5/30/05 | Bakelite Bits

Bakelite BitsBakelite is a favorite plastic for many collectors. Invented in 1907 by Leo Baekeland this extremely versatile plastic went on to be used in a multitude of products through the 1940s. Lately, they’ve experienced quite a resurgence in popularity. I’ve seen a bunch of antique bakelite things at various garage sales and swap meets, but usually the items offered are the actual old products (such as bangles, dishes, and even radios).

Aileen from Bakelite Bits ups the ante by creating original one of a kind jewelry pieces from colorful remnant pieces of Bakelite, including necklaces, bracelets, earrings, and pins.

From her website:

I adore vintage materials and I have developed an appreciation, dare I say LOVE, of early plastics, particularly bakelite. My love affair started with a wonderful red/butterscotch Fada 1000 bullet catalin (bakelite) radio that came my way and has evolved into an enthusiasm to make things from this beautiful substance. I have been creating pieces of jewelry and other objects of whimsy from vintage beads, buttons and parts (found in flea markets, antique shops and from folks who have purchased old stock and remnants from defunct plastics factories) which are inspired by those fashioned in the heyday of this vibrant phenolic resin and infused with my own sense of fun.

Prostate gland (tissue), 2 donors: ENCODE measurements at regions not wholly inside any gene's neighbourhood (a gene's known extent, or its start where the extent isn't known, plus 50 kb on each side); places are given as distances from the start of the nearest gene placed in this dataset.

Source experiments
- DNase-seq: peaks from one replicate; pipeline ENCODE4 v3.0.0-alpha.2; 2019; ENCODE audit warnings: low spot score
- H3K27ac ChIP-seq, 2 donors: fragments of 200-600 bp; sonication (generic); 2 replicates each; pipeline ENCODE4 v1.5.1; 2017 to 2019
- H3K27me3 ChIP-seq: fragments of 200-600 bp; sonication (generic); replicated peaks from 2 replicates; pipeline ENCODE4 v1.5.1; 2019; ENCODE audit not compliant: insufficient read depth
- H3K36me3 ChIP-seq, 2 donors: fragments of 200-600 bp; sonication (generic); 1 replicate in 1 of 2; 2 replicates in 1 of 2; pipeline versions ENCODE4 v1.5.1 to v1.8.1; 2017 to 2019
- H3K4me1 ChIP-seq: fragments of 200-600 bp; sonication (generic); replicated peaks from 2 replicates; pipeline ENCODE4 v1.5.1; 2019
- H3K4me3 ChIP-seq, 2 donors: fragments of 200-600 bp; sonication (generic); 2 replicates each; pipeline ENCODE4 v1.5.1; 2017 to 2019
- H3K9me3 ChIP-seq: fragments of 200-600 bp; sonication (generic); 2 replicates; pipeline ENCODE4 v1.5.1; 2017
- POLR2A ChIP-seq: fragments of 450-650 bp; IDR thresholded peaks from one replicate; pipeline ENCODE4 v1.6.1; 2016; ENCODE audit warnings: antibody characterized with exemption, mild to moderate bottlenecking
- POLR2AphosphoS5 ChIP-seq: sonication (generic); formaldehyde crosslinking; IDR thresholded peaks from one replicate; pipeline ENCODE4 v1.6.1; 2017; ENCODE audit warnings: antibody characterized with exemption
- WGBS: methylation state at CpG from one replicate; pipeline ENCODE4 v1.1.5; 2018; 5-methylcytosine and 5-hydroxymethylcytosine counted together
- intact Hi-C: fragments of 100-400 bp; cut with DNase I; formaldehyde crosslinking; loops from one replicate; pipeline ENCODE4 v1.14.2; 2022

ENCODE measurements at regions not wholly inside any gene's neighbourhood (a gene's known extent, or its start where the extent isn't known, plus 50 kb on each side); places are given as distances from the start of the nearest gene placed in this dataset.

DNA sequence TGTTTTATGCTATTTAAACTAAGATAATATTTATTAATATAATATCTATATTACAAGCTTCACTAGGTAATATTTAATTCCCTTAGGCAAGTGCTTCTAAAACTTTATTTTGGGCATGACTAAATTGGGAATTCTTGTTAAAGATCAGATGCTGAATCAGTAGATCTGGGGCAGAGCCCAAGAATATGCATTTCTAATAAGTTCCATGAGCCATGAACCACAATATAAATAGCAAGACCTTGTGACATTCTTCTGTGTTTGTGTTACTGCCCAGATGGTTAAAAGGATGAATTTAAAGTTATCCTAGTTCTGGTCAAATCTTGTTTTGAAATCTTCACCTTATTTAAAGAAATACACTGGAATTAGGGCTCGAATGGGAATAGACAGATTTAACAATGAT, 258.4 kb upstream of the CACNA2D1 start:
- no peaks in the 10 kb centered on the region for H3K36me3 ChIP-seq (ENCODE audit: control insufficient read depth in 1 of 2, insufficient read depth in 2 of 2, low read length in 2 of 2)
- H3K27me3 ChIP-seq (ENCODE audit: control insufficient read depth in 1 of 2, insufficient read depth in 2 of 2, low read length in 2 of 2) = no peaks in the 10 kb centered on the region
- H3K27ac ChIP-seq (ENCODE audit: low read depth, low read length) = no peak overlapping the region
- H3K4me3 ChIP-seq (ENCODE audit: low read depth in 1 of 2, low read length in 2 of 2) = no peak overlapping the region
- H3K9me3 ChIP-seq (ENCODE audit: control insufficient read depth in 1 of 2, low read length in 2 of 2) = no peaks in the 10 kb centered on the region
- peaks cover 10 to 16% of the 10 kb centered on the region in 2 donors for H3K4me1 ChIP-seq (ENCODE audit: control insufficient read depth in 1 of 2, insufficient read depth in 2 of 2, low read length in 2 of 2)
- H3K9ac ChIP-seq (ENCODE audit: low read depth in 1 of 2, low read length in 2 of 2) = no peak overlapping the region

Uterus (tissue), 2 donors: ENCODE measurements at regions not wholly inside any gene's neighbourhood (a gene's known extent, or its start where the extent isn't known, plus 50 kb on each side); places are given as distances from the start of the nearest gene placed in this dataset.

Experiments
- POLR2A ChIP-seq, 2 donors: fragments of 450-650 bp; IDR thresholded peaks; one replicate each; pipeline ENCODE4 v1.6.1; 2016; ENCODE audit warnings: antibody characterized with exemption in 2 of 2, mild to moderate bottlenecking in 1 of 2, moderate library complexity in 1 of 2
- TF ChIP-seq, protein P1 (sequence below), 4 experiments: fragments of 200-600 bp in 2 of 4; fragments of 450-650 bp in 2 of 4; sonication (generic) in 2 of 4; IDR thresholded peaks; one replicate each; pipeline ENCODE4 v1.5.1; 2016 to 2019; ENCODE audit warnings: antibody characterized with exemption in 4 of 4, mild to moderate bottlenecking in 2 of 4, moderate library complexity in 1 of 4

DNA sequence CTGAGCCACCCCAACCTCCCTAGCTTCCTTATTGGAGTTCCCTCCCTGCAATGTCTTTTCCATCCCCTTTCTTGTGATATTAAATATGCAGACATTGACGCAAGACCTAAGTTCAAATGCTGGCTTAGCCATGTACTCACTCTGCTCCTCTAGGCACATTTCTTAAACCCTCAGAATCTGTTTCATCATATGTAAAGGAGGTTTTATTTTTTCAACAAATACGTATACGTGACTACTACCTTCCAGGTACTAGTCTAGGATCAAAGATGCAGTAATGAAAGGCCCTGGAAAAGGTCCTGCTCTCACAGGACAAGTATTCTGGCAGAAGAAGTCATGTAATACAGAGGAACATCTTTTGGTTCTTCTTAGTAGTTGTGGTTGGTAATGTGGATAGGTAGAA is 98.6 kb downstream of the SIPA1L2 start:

Here is an example of the type of things that Bakelite Bits makes… This is a really cool looking hat pin made entirely of bakelite including green, butterscotch and tortoise swirl colored pieces. Two green bakelite beads are added on waxed linen cord to completel the pin. I actually thought it looked almost like a hamburger or somethign! It is 2 inches in diameter.

I’m a big fan of people reusing old items to make new ones, and if you like this type of jewelry making you should definitely check out her items. Aileen has been previously featured in publications like Vogue, Venuszine and Stylebakery.

You can visit her site at:

3 Responses to “Bakelite Bits”

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  1. Peg Says:

    I am trying to learn how to work with make/carve bakelite jewelry. I am particularly interested in working with older/vintage materials to make new stuff. Can you direct me anywhere to learn ?? I can’t see to find books or websites on the subject.

    thank you

  2. Administrator Says:

    peg - sorry, I don’t have experience with carving bakelite… but I’m hoping someone with expertise on the subject may answer this. I also might try bring this question up on the next Mailbag if no one answers…

  3. Denise Says:

    Hi Peg,

    Bakelite is typically cast, not carved. I used to work in a company that used it for “mounting” steel to examine it under a microscope. It’s “real” name is phenolic resin - you can contact the manufacturer directly to order material in a variety of colors. So, you make a clay mold, carve the mold (in reverse), let it harden / bake it, then pour in the bakelite. You’ll need to make sure that your melting temp doesn’t destroy the clay, though.